Currently, laparoscopic cholecystectomy is the standard surgical technique for cholecystitis, but in principle, open cholecystectomy should be performed in patients with lymph node metastasis or other strong evidence of cancer [8]. In this case, there was no obvious wall thickening or tumor suspicious for cancer, the diagnosis of acute cholecystitis was made, and early surgery was performed according to the Tokyo guidelines [9].

Postoperatively, tumor markers showed rapid improvement, which may be useful in differentiating malignant tumors. In addition, if the cause of the high CA19-9 level cannot be determined, CT, including that for gynecological diseases, may be considered before additional invasive examinations; liver function, blood glucose, HbA1c, and additional thyroid function tests; or positron emission tomography (PET) scans performed in combination [10, 11].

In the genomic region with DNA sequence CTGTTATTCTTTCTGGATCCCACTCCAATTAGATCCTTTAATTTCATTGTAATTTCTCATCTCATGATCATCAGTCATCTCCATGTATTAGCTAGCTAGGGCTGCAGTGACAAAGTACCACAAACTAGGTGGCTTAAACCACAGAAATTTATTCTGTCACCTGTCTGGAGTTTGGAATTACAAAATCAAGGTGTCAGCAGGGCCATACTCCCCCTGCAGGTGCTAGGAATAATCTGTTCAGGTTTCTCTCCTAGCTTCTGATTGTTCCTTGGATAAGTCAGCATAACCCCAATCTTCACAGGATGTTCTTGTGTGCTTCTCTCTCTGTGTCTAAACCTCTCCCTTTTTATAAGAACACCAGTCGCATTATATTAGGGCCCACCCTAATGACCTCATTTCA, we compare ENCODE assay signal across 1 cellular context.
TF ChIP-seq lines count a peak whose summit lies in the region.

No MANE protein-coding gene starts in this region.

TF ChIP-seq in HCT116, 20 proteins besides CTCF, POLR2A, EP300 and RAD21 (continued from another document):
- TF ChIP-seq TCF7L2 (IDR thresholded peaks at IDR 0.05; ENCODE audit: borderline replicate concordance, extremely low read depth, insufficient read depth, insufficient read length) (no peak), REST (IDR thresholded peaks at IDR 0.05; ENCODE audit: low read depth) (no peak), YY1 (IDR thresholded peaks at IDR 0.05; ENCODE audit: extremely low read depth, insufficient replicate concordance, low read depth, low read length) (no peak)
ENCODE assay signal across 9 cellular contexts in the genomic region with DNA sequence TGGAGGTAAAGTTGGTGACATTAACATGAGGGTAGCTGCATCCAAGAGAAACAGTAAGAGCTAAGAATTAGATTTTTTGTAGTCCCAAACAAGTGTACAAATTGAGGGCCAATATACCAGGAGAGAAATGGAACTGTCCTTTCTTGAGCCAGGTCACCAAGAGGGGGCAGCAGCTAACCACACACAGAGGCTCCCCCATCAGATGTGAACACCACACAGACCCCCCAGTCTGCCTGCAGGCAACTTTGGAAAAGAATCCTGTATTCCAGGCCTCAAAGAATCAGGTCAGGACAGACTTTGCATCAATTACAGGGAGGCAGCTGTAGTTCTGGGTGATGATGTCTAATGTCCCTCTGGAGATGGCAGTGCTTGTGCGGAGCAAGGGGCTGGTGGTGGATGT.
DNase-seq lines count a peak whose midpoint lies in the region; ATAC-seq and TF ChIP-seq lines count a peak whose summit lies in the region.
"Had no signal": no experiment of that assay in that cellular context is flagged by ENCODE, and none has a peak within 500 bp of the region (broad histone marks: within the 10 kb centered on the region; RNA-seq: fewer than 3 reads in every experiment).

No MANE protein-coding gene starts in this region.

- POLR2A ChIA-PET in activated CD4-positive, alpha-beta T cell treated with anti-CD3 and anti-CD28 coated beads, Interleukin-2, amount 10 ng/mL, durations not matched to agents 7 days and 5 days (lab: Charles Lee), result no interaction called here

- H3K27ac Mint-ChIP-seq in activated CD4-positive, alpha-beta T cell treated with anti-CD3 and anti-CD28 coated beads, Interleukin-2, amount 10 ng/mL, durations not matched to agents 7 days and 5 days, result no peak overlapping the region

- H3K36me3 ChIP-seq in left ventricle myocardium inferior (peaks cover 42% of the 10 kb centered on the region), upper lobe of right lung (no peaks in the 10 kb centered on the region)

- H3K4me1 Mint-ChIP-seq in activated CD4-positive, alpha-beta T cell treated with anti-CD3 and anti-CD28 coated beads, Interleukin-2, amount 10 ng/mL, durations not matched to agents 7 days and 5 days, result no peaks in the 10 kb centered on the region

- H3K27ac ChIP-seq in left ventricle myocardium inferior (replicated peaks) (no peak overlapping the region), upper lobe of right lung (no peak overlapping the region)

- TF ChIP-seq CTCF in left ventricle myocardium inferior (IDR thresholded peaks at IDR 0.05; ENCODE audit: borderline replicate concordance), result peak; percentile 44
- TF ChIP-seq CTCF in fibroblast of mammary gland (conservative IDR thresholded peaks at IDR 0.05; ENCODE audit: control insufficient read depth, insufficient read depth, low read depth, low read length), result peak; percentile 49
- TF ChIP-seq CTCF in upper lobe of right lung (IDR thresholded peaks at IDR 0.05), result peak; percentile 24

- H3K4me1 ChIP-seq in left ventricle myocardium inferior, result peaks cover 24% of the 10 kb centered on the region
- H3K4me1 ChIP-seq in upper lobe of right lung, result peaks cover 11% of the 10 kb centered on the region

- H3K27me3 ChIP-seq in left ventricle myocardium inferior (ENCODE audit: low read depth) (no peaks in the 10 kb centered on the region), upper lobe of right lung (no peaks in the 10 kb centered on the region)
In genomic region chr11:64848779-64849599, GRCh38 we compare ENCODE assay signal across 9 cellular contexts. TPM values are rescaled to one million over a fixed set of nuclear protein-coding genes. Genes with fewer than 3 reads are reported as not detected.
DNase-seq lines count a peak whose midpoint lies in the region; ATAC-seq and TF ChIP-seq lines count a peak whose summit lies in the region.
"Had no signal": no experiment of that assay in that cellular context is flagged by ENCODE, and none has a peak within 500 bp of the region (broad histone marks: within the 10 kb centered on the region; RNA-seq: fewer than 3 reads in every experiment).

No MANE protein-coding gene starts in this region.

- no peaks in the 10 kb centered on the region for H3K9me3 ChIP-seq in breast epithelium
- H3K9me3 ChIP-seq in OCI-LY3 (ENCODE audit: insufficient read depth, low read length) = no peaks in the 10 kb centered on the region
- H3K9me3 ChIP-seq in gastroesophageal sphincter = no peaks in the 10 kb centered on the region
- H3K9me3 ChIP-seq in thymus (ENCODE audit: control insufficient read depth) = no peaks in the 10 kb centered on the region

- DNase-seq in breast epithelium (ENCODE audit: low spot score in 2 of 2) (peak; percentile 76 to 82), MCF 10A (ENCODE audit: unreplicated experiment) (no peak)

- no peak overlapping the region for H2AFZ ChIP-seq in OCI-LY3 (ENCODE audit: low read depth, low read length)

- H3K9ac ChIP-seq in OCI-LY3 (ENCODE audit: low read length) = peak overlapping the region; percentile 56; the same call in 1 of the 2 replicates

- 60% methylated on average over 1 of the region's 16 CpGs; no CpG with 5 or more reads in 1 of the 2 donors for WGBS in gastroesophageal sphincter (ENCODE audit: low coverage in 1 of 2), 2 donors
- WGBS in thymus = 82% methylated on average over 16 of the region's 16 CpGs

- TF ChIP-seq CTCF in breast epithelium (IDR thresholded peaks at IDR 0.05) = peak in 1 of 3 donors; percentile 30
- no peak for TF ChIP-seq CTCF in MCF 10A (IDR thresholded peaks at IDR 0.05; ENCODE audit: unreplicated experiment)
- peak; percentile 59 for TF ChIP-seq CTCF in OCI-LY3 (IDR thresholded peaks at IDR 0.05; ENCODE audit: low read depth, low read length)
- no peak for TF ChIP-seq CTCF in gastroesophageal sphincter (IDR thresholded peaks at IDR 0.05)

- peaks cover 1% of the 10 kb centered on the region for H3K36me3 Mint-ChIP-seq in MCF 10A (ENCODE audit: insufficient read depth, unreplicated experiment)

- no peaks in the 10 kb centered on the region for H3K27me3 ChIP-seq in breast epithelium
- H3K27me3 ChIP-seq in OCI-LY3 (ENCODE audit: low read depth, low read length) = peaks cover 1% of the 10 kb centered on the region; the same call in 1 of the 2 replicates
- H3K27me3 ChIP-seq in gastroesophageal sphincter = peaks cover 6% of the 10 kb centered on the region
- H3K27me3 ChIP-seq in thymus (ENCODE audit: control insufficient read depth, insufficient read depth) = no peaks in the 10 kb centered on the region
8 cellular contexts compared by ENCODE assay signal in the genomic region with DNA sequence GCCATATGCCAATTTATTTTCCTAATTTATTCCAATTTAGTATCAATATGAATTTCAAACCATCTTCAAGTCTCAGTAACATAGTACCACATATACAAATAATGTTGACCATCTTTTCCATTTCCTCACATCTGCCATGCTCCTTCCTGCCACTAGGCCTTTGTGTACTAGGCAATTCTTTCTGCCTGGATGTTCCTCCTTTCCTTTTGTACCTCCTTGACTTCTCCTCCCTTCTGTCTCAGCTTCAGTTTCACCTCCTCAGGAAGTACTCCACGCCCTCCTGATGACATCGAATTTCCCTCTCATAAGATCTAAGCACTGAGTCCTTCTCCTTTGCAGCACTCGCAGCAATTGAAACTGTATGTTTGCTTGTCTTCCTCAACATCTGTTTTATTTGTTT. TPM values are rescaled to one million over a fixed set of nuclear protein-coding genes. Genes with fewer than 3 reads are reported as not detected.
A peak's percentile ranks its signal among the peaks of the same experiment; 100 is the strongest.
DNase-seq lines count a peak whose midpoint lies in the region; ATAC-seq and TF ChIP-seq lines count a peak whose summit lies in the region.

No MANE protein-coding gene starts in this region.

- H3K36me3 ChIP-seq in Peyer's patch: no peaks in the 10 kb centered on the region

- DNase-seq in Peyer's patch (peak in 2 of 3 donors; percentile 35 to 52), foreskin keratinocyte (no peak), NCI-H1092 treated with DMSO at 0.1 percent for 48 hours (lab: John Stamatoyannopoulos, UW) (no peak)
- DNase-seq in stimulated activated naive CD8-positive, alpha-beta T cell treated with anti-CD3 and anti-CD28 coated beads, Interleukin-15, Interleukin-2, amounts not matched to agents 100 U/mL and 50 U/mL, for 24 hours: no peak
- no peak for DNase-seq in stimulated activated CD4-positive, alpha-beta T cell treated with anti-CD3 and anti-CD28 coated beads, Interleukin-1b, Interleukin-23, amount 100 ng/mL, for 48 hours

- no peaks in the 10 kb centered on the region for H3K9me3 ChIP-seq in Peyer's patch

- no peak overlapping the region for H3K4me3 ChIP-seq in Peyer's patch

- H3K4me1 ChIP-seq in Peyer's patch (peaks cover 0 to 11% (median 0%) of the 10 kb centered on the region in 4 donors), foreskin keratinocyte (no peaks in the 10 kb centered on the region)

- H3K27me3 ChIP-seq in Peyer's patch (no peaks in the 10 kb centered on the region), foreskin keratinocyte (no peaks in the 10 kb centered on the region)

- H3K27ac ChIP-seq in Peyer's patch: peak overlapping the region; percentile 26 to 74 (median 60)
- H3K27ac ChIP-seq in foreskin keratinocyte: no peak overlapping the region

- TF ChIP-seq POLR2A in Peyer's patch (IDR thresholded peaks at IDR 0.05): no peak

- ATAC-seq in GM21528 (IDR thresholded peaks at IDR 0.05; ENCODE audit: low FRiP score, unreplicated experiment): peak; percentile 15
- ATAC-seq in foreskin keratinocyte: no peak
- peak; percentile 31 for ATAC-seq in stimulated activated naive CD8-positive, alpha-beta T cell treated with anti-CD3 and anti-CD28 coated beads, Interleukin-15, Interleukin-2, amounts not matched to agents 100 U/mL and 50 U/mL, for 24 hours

CA19-9 levels exceeding 10,000 U/ml in acute cholecystitis are very rare, and this case description is a valuable report. By recognizing that CA19-9 can be elevated in benign disease without overlooking malignant disease, unnecessary invasive testing can be avoided, and the patient can be treated accordingly.


Although there are many reports of cholecystitis with elevated CA19-9 levels, it is rare for such values to exceed 10,000 U/ml. This is an important issue in choosing the treatment strategy, including surgical procedures. More cases need to be accumulated in the future, but it should also be noted that even cases with very high CA19-9 levels may be benign.

Availability of data and materials

Data sharing is not applicable to this article, as no datasets were generated or analyzed during the current study.



Magnetic resonance cholangiopancreatography


Endoscopic ultrasonography


Positron emission tomography


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Correspondence to Shinichiro Oinuma.

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Oinuma, S., Yoshio, D., Omotaka, S. et al. A case of acute cholecystitis with abnormally high CA19-9. surg case rep 9, 69 (2023).

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  • Acute cholecystitis
  • CA19-9
  • Suspicious cancer